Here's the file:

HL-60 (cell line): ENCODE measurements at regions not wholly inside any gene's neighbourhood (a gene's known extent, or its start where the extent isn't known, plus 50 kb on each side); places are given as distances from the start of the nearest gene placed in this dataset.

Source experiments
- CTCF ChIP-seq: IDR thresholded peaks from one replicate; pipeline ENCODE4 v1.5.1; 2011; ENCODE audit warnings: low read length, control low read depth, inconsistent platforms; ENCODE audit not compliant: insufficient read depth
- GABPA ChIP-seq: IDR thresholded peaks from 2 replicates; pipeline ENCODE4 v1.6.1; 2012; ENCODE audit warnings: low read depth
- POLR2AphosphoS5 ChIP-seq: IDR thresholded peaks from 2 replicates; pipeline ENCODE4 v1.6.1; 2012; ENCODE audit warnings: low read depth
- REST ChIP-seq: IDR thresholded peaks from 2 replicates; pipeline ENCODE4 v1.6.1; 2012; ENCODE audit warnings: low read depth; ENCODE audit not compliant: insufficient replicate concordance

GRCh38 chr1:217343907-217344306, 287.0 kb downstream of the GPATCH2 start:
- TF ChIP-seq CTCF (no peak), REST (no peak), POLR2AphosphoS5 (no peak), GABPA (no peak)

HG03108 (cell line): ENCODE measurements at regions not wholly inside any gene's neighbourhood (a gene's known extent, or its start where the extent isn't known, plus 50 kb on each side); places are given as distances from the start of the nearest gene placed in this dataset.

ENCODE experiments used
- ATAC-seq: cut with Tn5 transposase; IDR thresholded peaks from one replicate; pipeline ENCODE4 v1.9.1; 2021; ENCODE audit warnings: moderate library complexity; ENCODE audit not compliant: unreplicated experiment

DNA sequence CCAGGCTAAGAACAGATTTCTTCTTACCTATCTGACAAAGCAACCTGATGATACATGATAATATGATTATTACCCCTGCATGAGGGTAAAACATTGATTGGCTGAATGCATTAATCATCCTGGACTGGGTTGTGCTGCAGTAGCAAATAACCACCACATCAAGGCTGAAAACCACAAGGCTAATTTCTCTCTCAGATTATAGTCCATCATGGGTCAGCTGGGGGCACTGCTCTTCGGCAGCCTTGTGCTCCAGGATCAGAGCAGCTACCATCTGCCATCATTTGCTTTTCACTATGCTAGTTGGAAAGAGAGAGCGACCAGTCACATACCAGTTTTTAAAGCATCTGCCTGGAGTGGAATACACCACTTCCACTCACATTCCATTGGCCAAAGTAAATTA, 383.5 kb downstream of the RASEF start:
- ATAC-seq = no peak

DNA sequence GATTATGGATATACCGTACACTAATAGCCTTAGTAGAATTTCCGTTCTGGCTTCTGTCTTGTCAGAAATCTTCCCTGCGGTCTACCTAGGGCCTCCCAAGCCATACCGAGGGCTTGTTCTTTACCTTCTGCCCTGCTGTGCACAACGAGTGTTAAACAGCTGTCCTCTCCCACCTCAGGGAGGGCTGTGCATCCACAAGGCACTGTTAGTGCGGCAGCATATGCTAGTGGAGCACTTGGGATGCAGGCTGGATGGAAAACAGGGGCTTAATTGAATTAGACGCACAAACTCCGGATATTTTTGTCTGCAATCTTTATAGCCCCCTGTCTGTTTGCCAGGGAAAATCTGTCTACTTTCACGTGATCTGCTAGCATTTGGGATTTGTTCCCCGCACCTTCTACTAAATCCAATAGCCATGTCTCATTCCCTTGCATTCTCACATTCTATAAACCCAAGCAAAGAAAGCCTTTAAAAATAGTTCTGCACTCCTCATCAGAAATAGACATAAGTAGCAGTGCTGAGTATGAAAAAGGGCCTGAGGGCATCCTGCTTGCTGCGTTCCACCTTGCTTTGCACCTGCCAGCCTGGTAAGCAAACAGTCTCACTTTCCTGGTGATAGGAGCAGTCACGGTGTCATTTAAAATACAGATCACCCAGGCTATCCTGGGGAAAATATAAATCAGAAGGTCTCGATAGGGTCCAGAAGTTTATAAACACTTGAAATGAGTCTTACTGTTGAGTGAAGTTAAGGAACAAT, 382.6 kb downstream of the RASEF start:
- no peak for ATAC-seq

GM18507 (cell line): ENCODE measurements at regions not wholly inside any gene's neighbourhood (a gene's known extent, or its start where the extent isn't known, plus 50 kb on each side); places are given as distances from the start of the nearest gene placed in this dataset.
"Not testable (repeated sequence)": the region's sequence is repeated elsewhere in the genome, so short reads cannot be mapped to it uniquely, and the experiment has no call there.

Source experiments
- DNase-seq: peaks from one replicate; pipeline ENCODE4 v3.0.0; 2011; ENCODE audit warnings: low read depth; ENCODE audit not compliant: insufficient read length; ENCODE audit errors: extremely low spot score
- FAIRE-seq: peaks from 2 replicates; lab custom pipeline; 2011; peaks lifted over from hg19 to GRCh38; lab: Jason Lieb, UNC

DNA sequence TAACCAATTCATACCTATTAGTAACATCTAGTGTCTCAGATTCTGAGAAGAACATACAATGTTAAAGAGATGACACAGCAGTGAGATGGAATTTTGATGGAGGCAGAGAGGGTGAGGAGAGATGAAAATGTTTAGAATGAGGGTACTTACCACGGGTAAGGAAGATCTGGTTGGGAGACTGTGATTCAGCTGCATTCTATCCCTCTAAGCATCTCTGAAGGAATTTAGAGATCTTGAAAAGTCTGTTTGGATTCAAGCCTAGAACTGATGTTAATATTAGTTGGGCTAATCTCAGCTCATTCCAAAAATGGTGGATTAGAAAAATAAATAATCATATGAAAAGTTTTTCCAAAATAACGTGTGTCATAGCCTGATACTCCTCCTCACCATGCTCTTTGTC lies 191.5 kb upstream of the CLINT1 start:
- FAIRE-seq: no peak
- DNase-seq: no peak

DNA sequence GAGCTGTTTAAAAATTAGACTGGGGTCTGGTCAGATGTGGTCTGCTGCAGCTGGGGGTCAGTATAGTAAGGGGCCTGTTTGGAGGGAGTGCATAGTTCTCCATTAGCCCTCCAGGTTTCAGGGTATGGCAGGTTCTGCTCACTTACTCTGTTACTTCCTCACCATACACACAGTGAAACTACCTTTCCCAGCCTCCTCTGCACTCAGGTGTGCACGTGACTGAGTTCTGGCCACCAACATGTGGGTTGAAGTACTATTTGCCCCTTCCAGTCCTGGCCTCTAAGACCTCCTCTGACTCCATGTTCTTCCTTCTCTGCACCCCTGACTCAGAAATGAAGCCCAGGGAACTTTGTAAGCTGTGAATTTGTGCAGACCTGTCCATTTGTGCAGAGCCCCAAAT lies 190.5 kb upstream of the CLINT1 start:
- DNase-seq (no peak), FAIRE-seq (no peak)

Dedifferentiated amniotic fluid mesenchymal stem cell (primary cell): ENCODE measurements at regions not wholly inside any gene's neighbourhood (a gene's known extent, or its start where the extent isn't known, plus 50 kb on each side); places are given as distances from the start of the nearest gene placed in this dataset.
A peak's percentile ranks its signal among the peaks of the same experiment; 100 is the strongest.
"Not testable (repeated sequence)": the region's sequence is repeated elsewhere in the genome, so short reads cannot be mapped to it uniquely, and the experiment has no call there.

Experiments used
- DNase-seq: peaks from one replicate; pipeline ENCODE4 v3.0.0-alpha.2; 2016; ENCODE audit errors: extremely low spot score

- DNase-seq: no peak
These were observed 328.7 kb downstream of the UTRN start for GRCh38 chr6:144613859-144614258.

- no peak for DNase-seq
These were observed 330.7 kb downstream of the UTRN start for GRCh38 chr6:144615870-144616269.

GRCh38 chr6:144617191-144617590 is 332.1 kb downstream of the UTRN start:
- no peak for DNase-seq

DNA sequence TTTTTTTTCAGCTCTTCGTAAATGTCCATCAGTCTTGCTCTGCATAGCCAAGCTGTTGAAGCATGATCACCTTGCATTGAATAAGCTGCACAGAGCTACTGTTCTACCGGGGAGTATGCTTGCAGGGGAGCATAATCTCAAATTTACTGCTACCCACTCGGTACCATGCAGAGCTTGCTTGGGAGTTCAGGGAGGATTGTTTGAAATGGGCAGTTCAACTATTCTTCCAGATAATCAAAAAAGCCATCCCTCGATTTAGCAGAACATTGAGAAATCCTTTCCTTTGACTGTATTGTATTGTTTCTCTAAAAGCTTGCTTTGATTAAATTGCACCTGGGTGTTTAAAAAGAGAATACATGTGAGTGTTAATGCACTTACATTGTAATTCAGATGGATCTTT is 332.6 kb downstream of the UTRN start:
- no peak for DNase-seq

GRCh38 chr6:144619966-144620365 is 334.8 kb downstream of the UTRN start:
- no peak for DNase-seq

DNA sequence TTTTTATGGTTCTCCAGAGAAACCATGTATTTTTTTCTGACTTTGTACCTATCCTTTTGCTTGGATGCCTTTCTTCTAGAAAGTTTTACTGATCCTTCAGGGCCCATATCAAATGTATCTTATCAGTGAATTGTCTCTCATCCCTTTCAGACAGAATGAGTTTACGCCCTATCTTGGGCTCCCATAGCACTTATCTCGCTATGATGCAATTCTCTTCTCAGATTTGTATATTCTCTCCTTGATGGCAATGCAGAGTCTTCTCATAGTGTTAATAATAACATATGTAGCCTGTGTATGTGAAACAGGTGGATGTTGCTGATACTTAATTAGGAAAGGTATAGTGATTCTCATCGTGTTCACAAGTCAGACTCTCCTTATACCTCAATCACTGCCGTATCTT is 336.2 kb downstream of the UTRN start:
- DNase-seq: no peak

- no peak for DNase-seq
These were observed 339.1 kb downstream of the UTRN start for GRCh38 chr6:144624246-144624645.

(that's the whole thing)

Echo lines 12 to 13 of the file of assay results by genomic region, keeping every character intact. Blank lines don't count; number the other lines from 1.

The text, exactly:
DNA sequence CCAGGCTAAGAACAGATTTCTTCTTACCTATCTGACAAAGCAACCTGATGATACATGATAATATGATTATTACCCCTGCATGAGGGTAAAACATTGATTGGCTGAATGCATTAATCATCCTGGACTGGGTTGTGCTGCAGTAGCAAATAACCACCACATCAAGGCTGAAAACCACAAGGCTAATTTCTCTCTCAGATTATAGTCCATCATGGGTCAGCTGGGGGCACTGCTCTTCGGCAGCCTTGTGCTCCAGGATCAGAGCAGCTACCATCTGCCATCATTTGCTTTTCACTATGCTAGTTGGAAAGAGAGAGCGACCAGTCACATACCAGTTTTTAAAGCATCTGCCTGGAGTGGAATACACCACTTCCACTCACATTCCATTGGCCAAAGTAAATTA, 383.5 kb downstream of the RASEF start:
- ATAC-seq = no peak